Annatto seeds can be used whole without any change or they can be ground down into powder. For years, they have been used for certain soups, stews, rice, sauces, meats, and more.
Some people use annatto because the seeds contain certain antioxidants and have allegedly had a lot of health benefits, like anti-inflammatory properties and the promotion of heart health. When it comes to their health benefits, it’s important to know that none have been confirmed.
Marigold petals can provide a mild, saffron-like color to foods. Some people say that they don’t replicate saffron’s strong flavor, while others claim that the difference between marigold petals and saffron are minimal. Regardless, these petals can be used in dishes, especially those where the color is more important than the taste.
For many years, marigold petals have been used to spruce up all types of food, like soups, salads, and especially desserts. They are also often used in herbal teas, too.
And, like saffron, marigold petals are also used as a coloring agent, because they come with a golden-yellow and orange hue. They are added to a number of foods and drinks.
While marigold petals can be a great substitute to really nail the look of saffron, they are often harder to find than other items on our list.
Paprika is a spice that is derived from dried and sweet Capsicum peppers. It comes in a massive amount of varieties, such as mild to sweet, spicy, and hot, depending on the pepper that is used. It is known for its rich red color and the flavor that it brings to dishes. It is also known as a good substitute for saffron.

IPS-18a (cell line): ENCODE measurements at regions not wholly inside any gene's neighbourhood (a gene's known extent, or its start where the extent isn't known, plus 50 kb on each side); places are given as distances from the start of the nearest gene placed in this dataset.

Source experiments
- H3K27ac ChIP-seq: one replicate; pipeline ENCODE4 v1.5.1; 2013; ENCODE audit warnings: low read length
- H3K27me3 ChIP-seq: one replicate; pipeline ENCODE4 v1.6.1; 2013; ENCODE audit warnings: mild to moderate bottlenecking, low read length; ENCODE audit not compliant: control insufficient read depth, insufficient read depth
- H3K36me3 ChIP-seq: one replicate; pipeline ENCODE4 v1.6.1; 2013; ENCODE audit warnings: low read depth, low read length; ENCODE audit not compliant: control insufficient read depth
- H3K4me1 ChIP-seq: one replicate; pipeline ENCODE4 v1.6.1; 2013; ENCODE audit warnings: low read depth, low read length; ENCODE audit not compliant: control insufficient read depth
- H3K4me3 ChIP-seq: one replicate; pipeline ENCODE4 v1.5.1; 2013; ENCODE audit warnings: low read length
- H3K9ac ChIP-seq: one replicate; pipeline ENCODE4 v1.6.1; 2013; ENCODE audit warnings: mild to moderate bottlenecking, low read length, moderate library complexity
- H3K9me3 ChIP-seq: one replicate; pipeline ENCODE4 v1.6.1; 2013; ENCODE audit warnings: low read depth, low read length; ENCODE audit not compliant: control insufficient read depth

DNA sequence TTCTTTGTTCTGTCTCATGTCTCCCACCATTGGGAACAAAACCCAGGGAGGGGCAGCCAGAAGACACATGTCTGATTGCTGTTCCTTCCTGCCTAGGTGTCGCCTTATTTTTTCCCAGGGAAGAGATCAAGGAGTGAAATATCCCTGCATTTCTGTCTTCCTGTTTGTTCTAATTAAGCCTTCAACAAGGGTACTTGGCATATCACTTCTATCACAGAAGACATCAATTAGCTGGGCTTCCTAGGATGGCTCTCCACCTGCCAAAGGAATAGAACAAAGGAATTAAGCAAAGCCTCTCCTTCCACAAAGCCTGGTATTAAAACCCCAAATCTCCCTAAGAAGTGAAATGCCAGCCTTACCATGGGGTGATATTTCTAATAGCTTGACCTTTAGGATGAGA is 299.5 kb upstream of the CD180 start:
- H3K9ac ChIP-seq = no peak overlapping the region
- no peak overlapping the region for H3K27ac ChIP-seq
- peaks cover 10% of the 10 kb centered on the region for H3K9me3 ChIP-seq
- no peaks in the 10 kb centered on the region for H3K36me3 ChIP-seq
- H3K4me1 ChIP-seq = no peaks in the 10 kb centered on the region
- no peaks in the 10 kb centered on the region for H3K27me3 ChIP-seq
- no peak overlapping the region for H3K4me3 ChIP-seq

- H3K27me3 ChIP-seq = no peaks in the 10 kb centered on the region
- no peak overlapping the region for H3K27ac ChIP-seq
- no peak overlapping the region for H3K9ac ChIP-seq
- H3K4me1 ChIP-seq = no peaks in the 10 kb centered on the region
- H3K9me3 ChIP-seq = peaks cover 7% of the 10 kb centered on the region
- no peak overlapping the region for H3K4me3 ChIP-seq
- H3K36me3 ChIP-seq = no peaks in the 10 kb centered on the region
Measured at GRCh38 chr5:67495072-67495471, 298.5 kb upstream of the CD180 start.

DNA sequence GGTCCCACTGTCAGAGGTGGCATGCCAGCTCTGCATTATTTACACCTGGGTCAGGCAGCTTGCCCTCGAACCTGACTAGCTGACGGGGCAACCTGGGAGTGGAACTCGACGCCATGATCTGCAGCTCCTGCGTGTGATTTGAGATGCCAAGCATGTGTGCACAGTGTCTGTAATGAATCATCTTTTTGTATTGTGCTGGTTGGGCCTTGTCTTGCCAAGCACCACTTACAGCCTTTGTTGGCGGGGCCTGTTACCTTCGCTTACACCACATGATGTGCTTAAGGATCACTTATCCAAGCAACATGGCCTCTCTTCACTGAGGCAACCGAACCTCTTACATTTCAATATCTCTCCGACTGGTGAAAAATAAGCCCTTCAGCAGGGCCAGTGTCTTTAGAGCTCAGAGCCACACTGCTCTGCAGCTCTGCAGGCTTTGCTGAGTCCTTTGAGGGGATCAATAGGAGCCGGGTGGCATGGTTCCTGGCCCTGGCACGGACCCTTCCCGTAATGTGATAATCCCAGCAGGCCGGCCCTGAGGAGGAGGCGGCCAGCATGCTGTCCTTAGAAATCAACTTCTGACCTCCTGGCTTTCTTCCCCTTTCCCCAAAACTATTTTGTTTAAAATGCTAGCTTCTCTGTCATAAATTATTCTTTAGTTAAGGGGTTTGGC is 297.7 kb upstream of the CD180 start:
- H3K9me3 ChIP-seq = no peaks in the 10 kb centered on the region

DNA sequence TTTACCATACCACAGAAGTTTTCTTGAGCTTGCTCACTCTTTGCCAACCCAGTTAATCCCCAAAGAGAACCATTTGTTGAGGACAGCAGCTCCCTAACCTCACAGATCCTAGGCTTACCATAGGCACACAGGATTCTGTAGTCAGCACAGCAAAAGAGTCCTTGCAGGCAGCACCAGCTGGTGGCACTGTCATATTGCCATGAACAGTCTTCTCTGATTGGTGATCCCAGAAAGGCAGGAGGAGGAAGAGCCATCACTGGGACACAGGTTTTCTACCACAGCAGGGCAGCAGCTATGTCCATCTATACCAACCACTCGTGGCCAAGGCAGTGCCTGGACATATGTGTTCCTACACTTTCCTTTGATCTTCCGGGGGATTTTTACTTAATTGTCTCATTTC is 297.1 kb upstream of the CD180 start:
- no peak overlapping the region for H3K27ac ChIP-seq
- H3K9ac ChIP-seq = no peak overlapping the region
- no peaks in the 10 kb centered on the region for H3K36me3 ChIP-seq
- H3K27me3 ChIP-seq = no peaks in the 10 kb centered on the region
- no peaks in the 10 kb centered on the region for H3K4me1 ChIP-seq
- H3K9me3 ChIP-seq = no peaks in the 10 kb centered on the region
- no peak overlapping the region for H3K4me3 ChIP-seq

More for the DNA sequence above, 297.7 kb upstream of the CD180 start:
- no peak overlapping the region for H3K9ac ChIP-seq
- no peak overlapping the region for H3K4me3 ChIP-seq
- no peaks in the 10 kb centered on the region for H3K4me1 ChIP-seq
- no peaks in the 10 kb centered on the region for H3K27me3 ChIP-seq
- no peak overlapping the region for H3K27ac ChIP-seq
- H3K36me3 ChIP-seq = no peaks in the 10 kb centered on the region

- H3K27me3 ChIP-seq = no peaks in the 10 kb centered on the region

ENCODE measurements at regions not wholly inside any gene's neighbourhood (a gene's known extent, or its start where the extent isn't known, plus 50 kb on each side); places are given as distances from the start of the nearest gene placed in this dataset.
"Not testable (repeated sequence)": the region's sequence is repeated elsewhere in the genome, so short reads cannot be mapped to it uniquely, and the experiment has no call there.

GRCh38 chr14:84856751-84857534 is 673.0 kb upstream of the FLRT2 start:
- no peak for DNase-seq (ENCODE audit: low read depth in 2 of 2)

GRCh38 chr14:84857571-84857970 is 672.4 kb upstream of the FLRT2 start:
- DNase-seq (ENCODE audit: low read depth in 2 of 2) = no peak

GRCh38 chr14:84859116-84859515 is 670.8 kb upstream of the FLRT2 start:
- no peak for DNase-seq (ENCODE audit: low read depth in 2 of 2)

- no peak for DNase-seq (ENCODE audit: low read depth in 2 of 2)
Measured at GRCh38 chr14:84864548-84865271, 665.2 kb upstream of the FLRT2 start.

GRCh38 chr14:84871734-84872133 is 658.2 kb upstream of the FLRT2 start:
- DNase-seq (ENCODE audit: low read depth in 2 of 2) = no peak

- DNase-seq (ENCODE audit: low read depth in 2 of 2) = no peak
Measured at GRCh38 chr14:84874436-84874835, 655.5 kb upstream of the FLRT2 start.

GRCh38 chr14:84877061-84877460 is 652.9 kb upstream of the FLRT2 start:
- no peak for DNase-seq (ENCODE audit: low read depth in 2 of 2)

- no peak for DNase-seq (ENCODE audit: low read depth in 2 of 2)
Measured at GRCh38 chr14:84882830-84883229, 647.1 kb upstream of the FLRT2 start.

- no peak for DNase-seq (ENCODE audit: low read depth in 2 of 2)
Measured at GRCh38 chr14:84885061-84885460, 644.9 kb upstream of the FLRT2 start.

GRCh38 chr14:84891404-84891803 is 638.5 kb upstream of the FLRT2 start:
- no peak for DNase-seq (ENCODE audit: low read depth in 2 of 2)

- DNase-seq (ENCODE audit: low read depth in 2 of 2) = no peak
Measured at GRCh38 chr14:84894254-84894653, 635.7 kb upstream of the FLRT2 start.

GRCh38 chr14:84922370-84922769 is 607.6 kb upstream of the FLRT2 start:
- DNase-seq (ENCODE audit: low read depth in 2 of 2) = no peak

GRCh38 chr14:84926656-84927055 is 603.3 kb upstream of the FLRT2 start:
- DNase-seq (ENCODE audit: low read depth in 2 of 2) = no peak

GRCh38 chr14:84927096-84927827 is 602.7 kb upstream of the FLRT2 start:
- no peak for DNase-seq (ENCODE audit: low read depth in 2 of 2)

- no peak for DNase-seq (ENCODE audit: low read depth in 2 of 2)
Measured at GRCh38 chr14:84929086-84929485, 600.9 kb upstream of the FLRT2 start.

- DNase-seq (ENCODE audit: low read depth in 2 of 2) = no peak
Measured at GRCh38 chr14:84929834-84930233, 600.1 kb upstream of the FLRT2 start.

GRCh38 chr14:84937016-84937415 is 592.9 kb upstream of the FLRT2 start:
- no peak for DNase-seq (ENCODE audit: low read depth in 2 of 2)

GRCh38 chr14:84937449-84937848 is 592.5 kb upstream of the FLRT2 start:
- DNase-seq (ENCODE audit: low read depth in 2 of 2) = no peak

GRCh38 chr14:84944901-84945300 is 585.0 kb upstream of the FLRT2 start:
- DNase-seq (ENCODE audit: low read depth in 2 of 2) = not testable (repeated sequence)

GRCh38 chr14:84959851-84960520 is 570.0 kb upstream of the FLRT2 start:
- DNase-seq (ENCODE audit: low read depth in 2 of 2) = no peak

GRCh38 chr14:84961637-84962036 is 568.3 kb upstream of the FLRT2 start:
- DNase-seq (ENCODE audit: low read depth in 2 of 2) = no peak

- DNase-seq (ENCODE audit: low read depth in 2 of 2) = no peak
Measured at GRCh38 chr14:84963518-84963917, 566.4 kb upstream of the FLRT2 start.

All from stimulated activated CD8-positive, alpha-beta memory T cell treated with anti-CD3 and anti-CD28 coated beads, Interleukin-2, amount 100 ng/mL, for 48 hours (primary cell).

Patrika is quite versatile, which means that it can be employed by chefs for a number of meals. Stews, sauces, marinades, and rubs for vegetables, rice, meats, and more, all use paprika often.
Paprika can definitely mimic the look of saffron, but it should be known that it also comes with some beneficial nutritional value. It is packed full of vitamins, such as Vitamin C, and other antioxidants.
Of all the items on our list, paprika is probably the most common, which means that you will easily be able to find it at your local store. In fact, you might have some paprika in your kitchen right now, as it is one of the most popular spice shakers around.
These alternatives will definitely offer you similar color tones but it is important to remember that none of them can completely replicate the exact taste of saffron. That is because saffron's flavor is unique and complex and is very hard to reproduce perfectly. Many chefs choose to use a smaller amount of saffron or omit it altogether rather than using a substitute that might significantly alter the dish's flavor profile.
Ready to figure out the best ways to use saffron or one of its substitutes? Why not use some of our special Mediterranean recipes?